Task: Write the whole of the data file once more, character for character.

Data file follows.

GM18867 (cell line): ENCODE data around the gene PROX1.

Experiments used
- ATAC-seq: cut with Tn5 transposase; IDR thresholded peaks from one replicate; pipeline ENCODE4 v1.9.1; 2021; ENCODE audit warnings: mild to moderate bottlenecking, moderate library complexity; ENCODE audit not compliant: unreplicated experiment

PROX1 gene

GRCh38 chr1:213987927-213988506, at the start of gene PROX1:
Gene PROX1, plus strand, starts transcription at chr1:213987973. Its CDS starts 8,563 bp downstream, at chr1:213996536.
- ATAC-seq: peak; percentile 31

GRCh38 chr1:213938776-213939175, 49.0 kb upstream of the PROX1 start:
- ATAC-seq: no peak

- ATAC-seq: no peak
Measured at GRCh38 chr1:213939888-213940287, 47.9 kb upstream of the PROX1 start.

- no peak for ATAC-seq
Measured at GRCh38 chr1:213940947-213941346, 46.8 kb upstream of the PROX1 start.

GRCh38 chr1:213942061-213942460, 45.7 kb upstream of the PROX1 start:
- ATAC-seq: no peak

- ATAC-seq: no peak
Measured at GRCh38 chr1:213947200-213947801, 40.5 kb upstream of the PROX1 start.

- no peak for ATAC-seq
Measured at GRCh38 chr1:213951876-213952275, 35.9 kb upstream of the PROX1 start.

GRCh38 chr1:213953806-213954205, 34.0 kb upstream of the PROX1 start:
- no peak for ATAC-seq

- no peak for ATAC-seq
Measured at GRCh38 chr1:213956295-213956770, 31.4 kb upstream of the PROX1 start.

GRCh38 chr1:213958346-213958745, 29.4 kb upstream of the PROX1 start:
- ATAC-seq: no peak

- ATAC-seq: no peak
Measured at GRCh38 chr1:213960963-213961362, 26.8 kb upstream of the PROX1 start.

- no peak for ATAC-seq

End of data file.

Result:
GM18867 (cell line): ENCODE data around the gene PROX1.

Experiments used
- ATAC-seq: cut with Tn5 transposase; IDR thresholded peaks from one replicate; pipeline ENCODE4 v1.9.1; 2021; ENCODE audit warnings: mild to moderate bottlenecking, moderate library complexity; ENCODE audit not compliant: unreplicated experiment

PROX1 gene

GRCh38 chr1:213987927-213988506, at the start of gene PROX1:
Gene PROX1, plus strand, starts transcription at chr1:213987973. Its CDS starts 8,563 bp downstream, at chr1:213996536.
- ATAC-seq: peak; percentile 31

GRCh38 chr1:213938776-213939175, 49.0 kb upstream of the PROX1 start:
- ATAC-seq: no peak

- ATAC-seq: no peak
Measured at GRCh38 chr1:213939888-213940287, 47.9 kb upstream of the PROX1 start.

- no peak for ATAC-seq
Measured at GRCh38 chr1:213940947-213941346, 46.8 kb upstream of the PROX1 start.

GRCh38 chr1:213942061-213942460, 45.7 kb upstream of the PROX1 start:
- ATAC-seq: no peak

- ATAC-seq: no peak
Measured at GRCh38 chr1:213947200-213947801, 40.5 kb upstream of the PROX1 start.

- no peak for ATAC-seq
Measured at GRCh38 chr1:213951876-213952275, 35.9 kb upstream of the PROX1 start.

GRCh38 chr1:213953806-213954205, 34.0 kb upstream of the PROX1 start:
- no peak for ATAC-seq

- no peak for ATAC-seq
Measured at GRCh38 chr1:213956295-213956770, 31.4 kb upstream of the PROX1 start.

GRCh38 chr1:213958346-213958745, 29.4 kb upstream of the PROX1 start:
- ATAC-seq: no peak

- ATAC-seq: no peak
Measured at GRCh38 chr1:213960963-213961362, 26.8 kb upstream of the PROX1 start.

- no peak for ATAC-seq